Columbus Startup Aunt Flow Is A Subscription Box For Your Period
Most hardworking women and students don’t have the time, to deal with their period. Even women who track their menstrual cycle with an app and think they know precisely when they are going to start, often miss the mark by an hour or two, or even four, or more. Personally, I can usually nail it by a day or two but when it strikes I’m often in an important meeting or at a nice restaurant and I forgot to go pick up some tampons.
Well leave it to a motivated 19 year old entrepreneur to fix that problem with a startup.
Claire Coder (yes that’s her real last name), was attending a Startup Weekend in Columbus Ohio when Aunt Flow came to town. Coder didn’t have any tampons with her and didn’t really know any of the women in the room. While everyone was talking about ideas, development, GUI and business plans, Coder was looking desperately for a tampon. That was her eureka moment. What if she could pitch a startup at this startup weekend to help women in the mind boggling search for tampons.
The idea is simple. Coder’s startup, appropriately named Aunt Flow, is a subscription box service delivering 18 tampons or pads (or a mixture of both) for just $13 per month. So the feminine products are delivered right to the customers door so they don’t forget to get the tampons.
Users can go online and customize a box of 18 100% cotton tampons and pads from Veeda USA. Coder went onto make Aunt Flow a true buy one-five one service (think Toms) so that for every box shipped to a paying customer a similar box is shipped to an organization that helps women in need.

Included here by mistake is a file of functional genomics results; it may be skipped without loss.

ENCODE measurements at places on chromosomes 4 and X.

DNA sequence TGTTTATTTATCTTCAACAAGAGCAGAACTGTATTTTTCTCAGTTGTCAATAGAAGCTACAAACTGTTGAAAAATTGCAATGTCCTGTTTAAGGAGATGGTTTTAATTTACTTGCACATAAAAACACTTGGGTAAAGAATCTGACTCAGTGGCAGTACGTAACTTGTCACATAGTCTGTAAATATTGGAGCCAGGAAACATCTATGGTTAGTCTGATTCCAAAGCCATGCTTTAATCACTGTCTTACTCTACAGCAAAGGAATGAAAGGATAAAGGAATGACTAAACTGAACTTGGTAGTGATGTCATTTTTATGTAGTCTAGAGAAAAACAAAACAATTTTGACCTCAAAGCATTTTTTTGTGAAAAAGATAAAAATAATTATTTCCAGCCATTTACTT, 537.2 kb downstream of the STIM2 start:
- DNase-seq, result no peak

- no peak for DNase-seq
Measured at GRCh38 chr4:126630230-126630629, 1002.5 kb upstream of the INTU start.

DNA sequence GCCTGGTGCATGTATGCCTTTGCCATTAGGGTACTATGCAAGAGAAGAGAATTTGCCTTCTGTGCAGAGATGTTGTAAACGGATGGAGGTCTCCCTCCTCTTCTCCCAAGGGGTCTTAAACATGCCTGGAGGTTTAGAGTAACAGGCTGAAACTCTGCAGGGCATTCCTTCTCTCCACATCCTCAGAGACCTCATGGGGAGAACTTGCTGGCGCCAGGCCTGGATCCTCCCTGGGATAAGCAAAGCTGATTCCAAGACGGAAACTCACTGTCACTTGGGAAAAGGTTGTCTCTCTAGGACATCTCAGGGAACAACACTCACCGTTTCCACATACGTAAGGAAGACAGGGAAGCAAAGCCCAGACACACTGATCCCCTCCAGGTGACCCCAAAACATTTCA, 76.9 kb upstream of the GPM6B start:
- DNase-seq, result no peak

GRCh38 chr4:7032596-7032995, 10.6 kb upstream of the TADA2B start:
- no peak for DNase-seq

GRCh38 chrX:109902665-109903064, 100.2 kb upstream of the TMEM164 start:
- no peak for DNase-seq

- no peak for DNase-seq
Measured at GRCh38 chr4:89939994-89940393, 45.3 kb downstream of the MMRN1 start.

Coder realized that forgetting to go to the store to get tampons wasn’t the only problem. Millions of women can’t afford tampons and they aren’t typically covered by food stamps or WIC. Her mother often spoke to her about the realities of life. “As an art therapist she frequently dealt with female clients struggling with basic needs and she explained to me that the women she served often resorted to using plastic bags and dirty socks to stop the flow,” said Coder told Teen Vogue. “It was easier to soil garments than to get a tampon, and at the time, I didn’t understand why,” she explains.
Coder has two partners in Aunt Flow; Lindsey McEntree who handles social media and marketing and Melory Mirashrasi who handles branding. All three ladies work out of Coder’s small Columbus apartment. They store up to 30,000 feminine products in a storage unit nearby.